- The book of reality, or nature – science (a la Aristotle)
- The book of reason, or logic – philosophy (a la Plato)
This three-book understanding was held by educational reformers as well as scientists. Let’s look at the early proponents of the three books in both science and education.
Scientists studied revelation
Scientists included sons of the Reformation who spent their lives studying the works of God, tethered to the Word of God. As theists, they affirmed an integrated view of the universe, no separation between the word of God and the works of God.
Galileo (1564-1642) was an Italian polymath-scientist who stood at the transition of natural philosophy, that is, theistic science, and modern atheistic science. He studied both God’s word and His works. He confirmed that the earth and planets revolved around the sun. This brought a crisis in Christendom. Luther and the Catholic church had to recognize that God revealed Himself in His works, not only in His word.
Francis Bacon (1561-1626), English philosopher, scientist and politician, has been called the father of modern science for his emphasis on careful observation of God’s works. He used inductive reasoning to draw conclusions from observations. Bacon wrote, “Knowledge is the rich storehouse for the glory of the Creator and the relief of man’s estate.” Vishal Mangalwadi writes, “Bacon’s exposition of the Bible was the reason why Cambridge University inscribed Psalm 111:2 at the entrance of Cavendish Laboratory – history’s first scientific lab: ‘Great are the works of the Lord, studied by all who delight in them.’”
Scientists and educators, too
This impulse to study God’s works in creation led earlier Christian scientists to found research universities and the oldest national scientific institution in the world, the Royal Society in England. The society was established in 1660, largely by scientists who understood that human beings are meant to discover what God has hidden in creation, that is, discoveries that enable mankind greater ability in governance of creation, including the use of technology in fighting the curse of natural evil.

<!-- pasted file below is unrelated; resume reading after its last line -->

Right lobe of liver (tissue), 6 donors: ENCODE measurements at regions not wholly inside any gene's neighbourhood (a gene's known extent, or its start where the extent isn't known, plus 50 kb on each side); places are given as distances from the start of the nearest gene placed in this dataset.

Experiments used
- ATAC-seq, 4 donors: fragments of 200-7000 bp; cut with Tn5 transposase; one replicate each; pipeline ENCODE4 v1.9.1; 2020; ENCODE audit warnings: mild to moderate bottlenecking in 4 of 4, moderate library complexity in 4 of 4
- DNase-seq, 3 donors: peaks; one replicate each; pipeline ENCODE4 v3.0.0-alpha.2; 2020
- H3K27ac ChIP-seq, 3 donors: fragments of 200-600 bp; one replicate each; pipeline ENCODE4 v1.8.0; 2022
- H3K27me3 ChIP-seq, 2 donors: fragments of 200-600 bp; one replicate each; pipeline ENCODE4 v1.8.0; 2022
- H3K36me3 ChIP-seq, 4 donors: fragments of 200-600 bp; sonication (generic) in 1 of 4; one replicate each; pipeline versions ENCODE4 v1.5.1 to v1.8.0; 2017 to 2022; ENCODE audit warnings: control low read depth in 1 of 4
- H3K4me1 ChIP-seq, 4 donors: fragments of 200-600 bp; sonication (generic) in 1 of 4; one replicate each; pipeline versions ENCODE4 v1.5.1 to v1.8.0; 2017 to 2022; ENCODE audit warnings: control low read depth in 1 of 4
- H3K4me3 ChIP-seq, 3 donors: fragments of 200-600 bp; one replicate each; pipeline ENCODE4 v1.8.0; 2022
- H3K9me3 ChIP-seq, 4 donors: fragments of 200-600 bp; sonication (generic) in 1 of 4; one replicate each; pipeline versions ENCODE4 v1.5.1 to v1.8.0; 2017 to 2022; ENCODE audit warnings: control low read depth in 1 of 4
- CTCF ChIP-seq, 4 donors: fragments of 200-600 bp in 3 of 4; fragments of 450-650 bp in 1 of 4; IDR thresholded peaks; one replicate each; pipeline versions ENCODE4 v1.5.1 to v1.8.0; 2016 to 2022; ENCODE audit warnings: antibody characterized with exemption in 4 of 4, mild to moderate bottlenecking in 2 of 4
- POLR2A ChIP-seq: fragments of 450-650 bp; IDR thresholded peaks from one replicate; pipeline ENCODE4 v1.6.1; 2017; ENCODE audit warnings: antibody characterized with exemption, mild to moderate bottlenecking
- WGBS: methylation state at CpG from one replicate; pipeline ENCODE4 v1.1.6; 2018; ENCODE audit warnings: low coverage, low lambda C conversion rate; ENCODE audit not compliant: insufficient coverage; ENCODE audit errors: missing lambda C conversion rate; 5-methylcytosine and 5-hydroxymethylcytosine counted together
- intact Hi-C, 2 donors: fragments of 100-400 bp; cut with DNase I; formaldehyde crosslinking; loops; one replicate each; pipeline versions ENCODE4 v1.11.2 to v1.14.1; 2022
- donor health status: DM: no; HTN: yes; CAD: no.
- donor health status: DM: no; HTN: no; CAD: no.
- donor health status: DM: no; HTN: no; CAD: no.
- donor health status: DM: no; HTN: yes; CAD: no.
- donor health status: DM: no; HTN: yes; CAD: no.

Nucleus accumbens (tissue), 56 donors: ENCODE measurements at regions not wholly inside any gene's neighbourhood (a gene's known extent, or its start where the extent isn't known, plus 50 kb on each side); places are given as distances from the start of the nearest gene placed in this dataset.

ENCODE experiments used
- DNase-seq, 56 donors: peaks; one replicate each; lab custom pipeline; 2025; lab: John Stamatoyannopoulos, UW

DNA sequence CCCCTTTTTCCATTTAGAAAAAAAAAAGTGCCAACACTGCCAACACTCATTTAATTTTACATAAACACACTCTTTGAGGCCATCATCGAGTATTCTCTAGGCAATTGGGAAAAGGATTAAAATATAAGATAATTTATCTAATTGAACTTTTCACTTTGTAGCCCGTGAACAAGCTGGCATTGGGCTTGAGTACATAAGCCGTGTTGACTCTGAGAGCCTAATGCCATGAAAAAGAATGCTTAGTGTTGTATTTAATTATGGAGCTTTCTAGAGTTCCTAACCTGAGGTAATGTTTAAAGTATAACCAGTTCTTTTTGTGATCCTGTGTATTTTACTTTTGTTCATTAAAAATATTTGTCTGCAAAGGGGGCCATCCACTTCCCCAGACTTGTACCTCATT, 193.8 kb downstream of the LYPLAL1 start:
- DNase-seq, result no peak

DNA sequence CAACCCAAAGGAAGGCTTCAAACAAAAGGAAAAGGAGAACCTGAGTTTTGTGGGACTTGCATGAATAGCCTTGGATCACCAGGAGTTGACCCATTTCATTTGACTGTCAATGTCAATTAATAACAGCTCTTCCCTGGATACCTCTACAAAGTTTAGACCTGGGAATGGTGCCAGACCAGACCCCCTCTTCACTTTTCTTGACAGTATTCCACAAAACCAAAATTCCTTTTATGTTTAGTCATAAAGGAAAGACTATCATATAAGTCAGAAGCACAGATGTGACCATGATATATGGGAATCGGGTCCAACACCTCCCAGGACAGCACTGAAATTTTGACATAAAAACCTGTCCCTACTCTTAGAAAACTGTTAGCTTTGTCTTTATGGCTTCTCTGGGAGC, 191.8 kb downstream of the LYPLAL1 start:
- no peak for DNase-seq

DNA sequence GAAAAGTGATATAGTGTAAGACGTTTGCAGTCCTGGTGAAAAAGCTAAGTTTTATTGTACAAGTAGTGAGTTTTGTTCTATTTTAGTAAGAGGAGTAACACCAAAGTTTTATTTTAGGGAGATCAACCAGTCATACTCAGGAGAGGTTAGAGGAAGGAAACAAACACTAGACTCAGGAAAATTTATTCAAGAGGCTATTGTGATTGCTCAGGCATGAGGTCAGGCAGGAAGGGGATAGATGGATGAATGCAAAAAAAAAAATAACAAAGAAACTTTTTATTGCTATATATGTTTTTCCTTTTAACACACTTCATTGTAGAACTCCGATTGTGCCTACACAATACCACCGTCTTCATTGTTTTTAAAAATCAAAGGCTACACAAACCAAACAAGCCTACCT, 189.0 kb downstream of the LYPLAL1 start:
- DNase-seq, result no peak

Isaac Newton (1642-1727), English mathematician, astronomer, theologian, author and physicist, is widely recognized as one of the most influential scientists of all time. Newton was a key figure in the scientific revolution and an early member of the Royal Society. Like other theistic scientists of the day he recognized that God has revealed Himself in creation. Newton wrote, “Plato is my friend, Aristotle is my friend, but my greatest friend is truth.”
Reformers in science were paralleled by reformers in education, especially three prominent theologians.
John Amos Comenius (1592-1670), the Czech Moravian Educational Reformer, is known as the father of modern education.
William Ames (1576-1633), the English Puritan Educational Reformer, wrote of encyclopedia (the circle of knowledge) and of the Six Arts, that is, an integrative, comprehensive form of education with God at the center.
German theologian Johann Heinrich Alsted (1588-1638) was a prolific writer known as “the true parent of all the Encyclopædias.”
We have seen the impact of their lives and educational reforms that set the high standard for what education is intended to be. As mentioned above, these reformers and their Puritan concept of education laid the foundation for freedom and flourishing never before witnessed in history.
– Darrow Miller
 Swanson, J. (1997). Dictionary of Biblical Languages with Semantic Domains : Hebrew (Old Testament) (electronic ed.). Oak Harbor: Logos Research Systems, Inc. .
 See Pearcey, Thaxton Soul of Science and Mangalwadi for further elaboration on this little known observation.
[GB1]This is repeated on the next page
[GB2]Suggest deleting these last two paragraphs lifted verbatim from a 2012 DMF post.